Though I must admit, those conflicts could lead to some fascinating arguments discussions!
  13. Maark Abbott

    Maark Abbott Journeyed there and back again

    What about female villain protagonists? I got me one of them.

    Regarding point 5, my book also has that. It's technically labelled as 'magitech' because it requires magic to activate, but there is technology - airships, a prosthetic limb, and there is a faction of researchers who are dedicated to scientific progress in there, too.
  14. Peat

    Peat Journeyed there and back again

    More fantasy set in Ye Olde Times with a mix of stuff happening as young people fulfil their destinies and more importantly, become an adult. I love it and I haven't read a good new one of it in nearly for ever. I guess that's what happens when a lot of the genre's major talent is busy broadening the boundaries.

    More Weird Stuff. I'm talking Cities of Crystal where man-shaped Hippogriffs live and practice magic by burning their feathers for no other reason than "They're gonna wear your face!"

    More use of non-NW European mythology. Its such a great untapped resource after all.

    More mixing of High Adventure and Domesticity. I'm thinking the way a lot of GGK alternates between the adventures and the doctor/merchant etc.etc.

    More Pre-Medieval Fantasy. There's some really interesting time periods there and its relatively unused. I also think that in a lot of ways, the societies lend themselves more to wonder than the medieval.

    More short incident stories, like Darwin mentions.

    More magic drawing from real world occultism/mysticism with uncertain/subtle/non-immediate effects.

    More mythic type Superhero characters. Actually, more mythic Fantasy in general - I got into fantasy because I loved those heavy echoes of myth and legend but its been something of an unfulfilled desire.

    More Elves, Dwarves and other non-human races. Like number one, I feel like its been a long time since I've seen this done well.

    And more good romances, like Silvion says.

    Oh! More seafaring fantasy.

    This is only true if you believe women acquiring power and taking on leadership positions was an uncommon thing in the time periods fantasy mostly apes. I suppose its a common belief, but there are a huge number of examples to go against it - women wielding power wasn't the norm, but it was relatively common, and in most cases the achievement boiled down to a) Be lucky, particularly in your birth b) Use the power when you're given it. If Cersei feels uncontrived, its because she's Elizabeth Woodville, only with better birth, more incest, and turning into Margaret of Anjou. And to think the cunning old fox reused the whole Woodville motif again with Robb.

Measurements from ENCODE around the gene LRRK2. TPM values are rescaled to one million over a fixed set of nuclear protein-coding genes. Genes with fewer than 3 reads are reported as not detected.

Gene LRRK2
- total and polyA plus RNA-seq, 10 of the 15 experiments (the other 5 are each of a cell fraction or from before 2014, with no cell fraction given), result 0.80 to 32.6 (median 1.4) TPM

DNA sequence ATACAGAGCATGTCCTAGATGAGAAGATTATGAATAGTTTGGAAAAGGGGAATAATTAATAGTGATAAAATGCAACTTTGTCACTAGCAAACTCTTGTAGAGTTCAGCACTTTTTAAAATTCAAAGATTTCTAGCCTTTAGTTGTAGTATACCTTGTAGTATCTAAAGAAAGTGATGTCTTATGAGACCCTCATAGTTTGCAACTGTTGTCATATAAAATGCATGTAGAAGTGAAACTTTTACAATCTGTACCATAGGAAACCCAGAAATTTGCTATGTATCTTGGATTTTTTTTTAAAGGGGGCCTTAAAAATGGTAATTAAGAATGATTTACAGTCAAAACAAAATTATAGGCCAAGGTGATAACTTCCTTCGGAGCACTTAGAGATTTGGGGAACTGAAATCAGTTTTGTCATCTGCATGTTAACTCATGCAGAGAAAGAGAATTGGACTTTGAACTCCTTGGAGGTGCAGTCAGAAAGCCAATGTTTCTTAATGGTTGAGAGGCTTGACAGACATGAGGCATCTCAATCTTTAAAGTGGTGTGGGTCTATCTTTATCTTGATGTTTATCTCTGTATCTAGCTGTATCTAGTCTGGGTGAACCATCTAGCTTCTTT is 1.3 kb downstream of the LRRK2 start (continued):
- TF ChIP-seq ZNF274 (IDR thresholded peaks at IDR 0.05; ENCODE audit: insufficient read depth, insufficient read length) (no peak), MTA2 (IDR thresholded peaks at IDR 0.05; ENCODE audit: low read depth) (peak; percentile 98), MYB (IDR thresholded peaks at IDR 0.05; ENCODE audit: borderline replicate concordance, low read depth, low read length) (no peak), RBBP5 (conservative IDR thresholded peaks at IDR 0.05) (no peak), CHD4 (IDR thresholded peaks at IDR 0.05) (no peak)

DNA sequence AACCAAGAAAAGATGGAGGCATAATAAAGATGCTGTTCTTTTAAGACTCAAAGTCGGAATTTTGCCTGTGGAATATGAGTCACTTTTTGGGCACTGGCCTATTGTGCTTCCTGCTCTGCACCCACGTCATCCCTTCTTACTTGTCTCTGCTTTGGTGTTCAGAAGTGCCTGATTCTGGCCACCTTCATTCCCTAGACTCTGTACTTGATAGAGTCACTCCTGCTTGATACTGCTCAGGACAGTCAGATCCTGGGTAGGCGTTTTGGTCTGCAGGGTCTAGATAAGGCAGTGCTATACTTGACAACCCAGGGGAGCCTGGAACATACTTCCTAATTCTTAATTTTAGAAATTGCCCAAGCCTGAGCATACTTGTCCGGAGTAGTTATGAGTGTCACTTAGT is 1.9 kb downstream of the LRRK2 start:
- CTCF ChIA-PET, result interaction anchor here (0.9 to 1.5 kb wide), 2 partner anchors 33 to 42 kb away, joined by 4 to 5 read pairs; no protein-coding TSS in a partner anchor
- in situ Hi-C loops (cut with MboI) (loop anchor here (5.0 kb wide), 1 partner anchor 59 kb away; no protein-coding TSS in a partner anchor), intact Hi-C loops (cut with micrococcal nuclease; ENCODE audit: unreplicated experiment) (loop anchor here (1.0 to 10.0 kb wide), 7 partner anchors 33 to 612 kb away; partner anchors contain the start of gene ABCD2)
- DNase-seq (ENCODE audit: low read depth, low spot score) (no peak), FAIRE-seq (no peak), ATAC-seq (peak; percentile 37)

Besides, this is just talking about political power, and if its fantasy, there are all other sorts of considerations. Having magic/a dragon trumps being strong as a means of power, which means in a lot of fantasy worlds, the rules should look a little different.

    Ah! That reminds me. More societies that are shaped by their magic.
    Last edited: Sep 15, 2017
  15. kenubrion

    kenubrion Journeyed there and back again

    That was a great, well thought out list, peat.

    And I haven't listed anything because all I want more of is pages, but as a long time sailor your suggestion of more seagoing fantasy sounds good to me.
  16. MorteTorment

    MorteTorment Knows Who John Uskglass Is

    This! I just want magic! I just want some awesome magic!

    OOOOH! Love subtle magic like in Night Angel!

    I hear ya. it'd be so cool if fantasy novels stuck to the rule of either standalone or trilogies.

    OOH! You're a fan of Heroes Die too? Awesome! It's one of my faves. Saving the sequel for when I get super super depressed! and i'm with you btw
  17. Anti_Quated

    Anti_Quated Hired Nicomo Cosca, famed soldier of fortune

    I'd like to see a reversal of fortune and fate. Take a thankless, truly unpleasant villain, one seemingly crippled with envenomed contempt, belligerence, and malevolence, and have the proverbial holes in their armour filled not with bile and hatred and self-loathing but a slow accession and cultivation of empathy, integrity, compassion, and heroism. Instead of another anti-hero rape-apologist power fantasy, take the vulgarity and obscenity and irascible nature of the character and transform it into something more noble - maybe the villain finally has a light-bulb moment, and sees another path they may walk beyond incessant depravity, cruelty, and wilful destructiveness.